Tomorrow at 4 pm two months will be passed since I had that stupid and tragic car accident in which Francesco, my 6years old son, got a C6/7 SPI. Since then, the whole world collapsed on me. A funny, dynamic and smart child was suddenly thrown into a world of sufferance and despair. Today he took the fist tour into a wheelchair. I forced a smile, but then had to run away crying. He is into rehab in a place near Rome, been here for a month, but as soon as we arrived they told us our son would never walk. We didn’t and don’t accept it, even if we realize that every day without enhancements is a piece of hope that gets down the sink.
    We read around – mainly here – that activity based programs (FES, treadmill, etc) could be useful both for preventing no use learning by cord cells and to reestabilish some motory function. The problem is will Francesco at his age be able to follow an intensive training program? Do we have the right to force him thru this.? Here in Rome rehab is just one hour and a half per day, most of it playing, and its directed only to the upper part of the body; the legs are just stretched 10 minutes a day (save for the passive movements me and my wife have him make in the afternoon).
    Does anybody have experiences of harder regimes for young children?
    Does anybody know if famed Hoch Zirl clinic in Innsbruck does use FES and other activity based based programs ?
    Thanks to everybody. Just reading you is great support.
    Last edited by TommasoSr; 09-14-2006 at 04:32 PM.

  6. #6
    Hi TommasoSR

    I echo your pain and frustration. My 4 yr old son was in an RTA in Feb 06 and is T12 incomplete. His rehab seems to be to get use to life in a wheelchair or at least wait until his arms get longer and they can do more stuff.

    Don't give up my son has regained his hip flectors and adbuctors and there seems to be more sensation coming back in the last week.

    We are trying laser accupuncture here but check out Cindy Kay's post for info on clinic in France where I know an number of child SCI from Ireland have gone but with mixed results.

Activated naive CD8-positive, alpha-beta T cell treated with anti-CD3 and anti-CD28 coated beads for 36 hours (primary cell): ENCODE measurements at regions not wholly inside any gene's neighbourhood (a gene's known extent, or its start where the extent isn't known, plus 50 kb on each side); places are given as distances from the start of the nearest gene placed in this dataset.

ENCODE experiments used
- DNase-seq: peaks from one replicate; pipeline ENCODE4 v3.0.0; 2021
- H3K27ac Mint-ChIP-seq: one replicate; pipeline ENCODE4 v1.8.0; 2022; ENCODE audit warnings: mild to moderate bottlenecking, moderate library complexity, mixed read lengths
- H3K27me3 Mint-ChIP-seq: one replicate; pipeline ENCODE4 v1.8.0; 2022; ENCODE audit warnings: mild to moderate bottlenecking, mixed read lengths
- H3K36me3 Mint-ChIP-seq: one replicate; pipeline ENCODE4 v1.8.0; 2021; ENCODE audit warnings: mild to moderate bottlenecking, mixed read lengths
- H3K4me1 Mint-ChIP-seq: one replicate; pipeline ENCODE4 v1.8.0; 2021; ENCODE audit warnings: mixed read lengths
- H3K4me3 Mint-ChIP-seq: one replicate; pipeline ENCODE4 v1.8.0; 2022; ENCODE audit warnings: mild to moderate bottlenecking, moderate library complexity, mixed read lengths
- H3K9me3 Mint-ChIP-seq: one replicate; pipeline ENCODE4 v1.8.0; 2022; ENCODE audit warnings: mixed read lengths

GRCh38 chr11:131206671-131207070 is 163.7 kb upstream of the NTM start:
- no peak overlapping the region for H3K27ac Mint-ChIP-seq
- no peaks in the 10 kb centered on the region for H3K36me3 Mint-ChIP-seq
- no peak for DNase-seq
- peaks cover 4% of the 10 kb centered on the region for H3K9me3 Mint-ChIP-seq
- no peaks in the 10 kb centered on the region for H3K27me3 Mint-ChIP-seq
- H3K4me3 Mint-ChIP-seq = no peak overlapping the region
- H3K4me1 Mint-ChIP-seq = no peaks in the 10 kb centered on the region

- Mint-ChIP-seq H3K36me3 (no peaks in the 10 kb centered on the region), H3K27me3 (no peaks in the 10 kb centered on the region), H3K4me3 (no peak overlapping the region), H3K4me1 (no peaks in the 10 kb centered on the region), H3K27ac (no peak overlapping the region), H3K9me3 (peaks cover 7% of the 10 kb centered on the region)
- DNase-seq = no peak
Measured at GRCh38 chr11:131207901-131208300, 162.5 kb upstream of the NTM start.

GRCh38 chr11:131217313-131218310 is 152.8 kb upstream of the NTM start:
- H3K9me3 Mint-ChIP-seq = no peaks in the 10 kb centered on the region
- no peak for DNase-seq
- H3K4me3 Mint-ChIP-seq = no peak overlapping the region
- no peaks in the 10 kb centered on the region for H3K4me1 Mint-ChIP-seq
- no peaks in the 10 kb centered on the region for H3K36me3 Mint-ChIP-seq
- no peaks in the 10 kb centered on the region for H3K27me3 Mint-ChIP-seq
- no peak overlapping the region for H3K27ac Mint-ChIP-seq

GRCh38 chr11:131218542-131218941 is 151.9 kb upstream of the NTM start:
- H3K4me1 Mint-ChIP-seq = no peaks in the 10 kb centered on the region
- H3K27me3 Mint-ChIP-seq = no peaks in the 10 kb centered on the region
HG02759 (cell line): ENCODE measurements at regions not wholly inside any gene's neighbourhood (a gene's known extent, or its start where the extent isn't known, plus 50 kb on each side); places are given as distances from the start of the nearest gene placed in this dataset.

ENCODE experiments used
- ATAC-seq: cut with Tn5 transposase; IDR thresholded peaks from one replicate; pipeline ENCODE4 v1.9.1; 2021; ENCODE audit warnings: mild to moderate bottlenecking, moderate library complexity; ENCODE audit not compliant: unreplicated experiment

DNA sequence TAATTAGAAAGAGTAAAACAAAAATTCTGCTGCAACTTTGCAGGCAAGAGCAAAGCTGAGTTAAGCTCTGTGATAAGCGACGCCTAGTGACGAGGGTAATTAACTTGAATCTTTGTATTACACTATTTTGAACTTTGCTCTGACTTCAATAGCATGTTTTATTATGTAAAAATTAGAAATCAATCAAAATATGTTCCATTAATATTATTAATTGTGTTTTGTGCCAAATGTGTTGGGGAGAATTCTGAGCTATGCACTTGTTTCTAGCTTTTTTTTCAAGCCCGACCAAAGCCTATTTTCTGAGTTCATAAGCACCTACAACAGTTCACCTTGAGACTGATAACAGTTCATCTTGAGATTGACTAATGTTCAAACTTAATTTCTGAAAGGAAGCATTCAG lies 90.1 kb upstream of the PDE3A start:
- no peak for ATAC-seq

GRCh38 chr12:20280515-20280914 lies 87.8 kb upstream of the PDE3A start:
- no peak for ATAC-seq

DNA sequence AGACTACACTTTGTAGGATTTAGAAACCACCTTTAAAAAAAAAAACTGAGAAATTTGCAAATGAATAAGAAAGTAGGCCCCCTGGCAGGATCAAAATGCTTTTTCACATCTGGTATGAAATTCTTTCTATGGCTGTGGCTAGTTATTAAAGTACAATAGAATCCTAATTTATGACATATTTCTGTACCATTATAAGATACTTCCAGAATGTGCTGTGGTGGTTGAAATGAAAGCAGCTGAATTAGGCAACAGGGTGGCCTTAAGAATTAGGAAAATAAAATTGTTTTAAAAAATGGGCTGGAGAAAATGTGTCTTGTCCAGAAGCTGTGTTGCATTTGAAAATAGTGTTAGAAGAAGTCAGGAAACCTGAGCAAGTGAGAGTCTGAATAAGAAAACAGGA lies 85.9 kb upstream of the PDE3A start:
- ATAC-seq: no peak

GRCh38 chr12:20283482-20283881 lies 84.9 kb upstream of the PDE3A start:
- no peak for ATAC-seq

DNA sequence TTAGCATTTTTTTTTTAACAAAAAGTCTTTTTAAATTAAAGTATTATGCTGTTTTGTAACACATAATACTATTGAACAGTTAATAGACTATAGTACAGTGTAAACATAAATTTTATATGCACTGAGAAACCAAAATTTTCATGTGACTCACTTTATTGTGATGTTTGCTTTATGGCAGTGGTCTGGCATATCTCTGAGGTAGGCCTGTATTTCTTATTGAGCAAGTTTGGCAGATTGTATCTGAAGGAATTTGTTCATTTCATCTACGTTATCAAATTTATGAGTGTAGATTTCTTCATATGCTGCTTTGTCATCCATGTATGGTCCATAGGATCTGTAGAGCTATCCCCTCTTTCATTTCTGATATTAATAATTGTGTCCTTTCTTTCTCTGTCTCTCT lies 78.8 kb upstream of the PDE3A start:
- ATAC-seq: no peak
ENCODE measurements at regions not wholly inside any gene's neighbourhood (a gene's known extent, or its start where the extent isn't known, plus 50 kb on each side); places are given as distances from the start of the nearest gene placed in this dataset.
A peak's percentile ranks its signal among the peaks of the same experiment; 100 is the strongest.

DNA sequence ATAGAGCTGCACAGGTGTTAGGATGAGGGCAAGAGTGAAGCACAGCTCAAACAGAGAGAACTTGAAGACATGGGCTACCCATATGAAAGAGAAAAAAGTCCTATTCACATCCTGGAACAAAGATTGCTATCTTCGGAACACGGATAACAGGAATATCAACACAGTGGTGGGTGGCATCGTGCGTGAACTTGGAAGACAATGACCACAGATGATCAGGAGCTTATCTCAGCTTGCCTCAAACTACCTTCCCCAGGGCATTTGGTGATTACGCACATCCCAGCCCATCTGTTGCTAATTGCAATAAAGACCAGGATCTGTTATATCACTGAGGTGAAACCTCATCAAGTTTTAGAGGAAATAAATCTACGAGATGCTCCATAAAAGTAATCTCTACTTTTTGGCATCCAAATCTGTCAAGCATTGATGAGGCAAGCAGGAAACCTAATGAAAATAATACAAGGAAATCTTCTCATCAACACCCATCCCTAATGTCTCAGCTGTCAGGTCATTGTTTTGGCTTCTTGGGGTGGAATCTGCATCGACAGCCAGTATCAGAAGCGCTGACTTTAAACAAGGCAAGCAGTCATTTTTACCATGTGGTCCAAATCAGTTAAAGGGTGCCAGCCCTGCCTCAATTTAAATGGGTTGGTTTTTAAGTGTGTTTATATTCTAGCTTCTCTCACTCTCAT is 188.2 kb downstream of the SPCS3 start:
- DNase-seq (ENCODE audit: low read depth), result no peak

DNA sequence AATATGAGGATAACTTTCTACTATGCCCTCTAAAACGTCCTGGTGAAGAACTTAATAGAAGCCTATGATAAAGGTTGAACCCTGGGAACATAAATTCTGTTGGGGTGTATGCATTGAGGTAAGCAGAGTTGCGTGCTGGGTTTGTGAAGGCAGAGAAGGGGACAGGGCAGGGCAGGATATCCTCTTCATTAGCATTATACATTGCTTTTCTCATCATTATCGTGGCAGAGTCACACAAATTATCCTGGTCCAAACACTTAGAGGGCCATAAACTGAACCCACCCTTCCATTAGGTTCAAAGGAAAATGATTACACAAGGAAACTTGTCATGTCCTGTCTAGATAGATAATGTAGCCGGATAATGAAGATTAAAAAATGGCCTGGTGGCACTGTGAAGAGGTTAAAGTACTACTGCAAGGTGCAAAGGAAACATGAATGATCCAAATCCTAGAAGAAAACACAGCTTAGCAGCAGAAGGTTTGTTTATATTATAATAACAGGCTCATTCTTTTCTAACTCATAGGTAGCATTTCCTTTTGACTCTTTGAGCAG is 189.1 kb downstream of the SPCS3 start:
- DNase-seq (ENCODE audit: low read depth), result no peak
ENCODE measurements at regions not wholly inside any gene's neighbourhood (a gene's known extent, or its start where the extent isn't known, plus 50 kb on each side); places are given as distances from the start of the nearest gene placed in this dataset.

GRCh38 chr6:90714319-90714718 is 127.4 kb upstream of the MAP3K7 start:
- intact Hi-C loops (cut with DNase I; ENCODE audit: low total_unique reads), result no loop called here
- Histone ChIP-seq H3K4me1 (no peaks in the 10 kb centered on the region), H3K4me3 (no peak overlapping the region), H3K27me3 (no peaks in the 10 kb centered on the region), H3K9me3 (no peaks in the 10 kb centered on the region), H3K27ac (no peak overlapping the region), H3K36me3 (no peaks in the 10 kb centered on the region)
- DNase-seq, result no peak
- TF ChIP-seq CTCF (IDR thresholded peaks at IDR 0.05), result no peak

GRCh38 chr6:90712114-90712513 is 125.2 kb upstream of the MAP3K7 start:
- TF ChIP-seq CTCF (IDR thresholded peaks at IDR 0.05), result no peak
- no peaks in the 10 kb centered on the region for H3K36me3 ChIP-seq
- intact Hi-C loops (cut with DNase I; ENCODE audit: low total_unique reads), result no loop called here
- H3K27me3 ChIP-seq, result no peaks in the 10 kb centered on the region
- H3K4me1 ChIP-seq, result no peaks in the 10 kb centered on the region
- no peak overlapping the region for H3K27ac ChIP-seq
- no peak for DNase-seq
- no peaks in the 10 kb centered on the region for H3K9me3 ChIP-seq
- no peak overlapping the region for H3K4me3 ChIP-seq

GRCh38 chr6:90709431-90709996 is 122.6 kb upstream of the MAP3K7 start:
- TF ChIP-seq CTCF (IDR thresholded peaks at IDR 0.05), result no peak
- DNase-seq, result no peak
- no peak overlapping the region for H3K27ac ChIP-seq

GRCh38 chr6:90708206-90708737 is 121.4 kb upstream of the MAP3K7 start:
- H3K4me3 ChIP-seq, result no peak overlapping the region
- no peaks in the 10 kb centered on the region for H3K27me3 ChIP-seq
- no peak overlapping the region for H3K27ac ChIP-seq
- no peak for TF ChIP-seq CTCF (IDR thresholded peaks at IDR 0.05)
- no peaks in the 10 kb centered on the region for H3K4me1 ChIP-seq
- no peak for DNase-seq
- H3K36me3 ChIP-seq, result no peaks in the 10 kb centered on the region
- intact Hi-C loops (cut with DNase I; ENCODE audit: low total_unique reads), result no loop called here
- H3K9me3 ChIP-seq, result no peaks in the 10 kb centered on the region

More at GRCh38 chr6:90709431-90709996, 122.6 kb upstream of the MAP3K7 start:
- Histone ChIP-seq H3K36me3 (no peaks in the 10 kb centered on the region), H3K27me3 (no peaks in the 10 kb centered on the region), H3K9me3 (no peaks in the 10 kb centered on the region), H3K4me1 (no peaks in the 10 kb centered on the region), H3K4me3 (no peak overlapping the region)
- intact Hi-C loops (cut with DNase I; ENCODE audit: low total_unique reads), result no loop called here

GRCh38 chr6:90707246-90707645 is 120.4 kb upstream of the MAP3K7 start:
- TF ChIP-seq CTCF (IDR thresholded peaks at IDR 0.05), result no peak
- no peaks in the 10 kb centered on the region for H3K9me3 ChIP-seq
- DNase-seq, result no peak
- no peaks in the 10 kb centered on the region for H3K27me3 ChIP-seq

I am looking at Hyperbaric Oxygen Therapy www.hbomedtoday.com and www.hbot4u.com and also think that a FES bike might be a good investment. Have started saving.

    Kids seems to take to rehab much better and don't have the same fear as adults so an intensive training program might seem like fun to him. Sean spends alot of time on the floor and this I belive is a great phyiso workout as it places demands on dormant muscles.

    PM me if I can be of any help. From what I have read SCI with high injuries have a good chance of walking and I have met people with high injuries who have walked.

  7. #7
    Quote Originally Posted by TommasoSr
    My 6 year old son got injured in a car accident on July 15 (regularly wearing seatbelts, even if the lombar type, that idiotly I reputed safe since used on airplanes. The other 2 sons wearing normal seatbelt came out relatively safe from the crash).
    From the MRI emerged a C/6-C/7 injury.
    He is in rehab in Rome since August 11th. Sensory Evocked potentials were almost normal in August and non existant last week. Although the injury is at the above level, he can move arms and hands normally and seems to have control of higher abdominal muscles.
    One doctor defined him T2 and another T5.
    Since the accident there's no motory progress of his legs. No movement, no sensation, so pain, save for the first 2 or 3 weeks (occasional pain at the fingers of the feet).
    Since a couple of weeks he seems to feel the need to urinate. When he tells us so, 7-8 times out of 10 he indeed urinates, although he doesnt feel it. Yesterday he told us he needed to defecate because he felt pain in his buttocks, and indeed defecated, even if aided by pressure applied on the stomach.
    As you can imagine my wife and I (and the older 8 years old brother) are desperate. We think that rehab here is just teaching him to use the wheelchair. As soon as we arrived, less than one month after the crash, they told us our son would have a normal life on a whhelchair. They do not consider legs at all in rehab. Just some passive moving, and than exercises for the upper part of the body.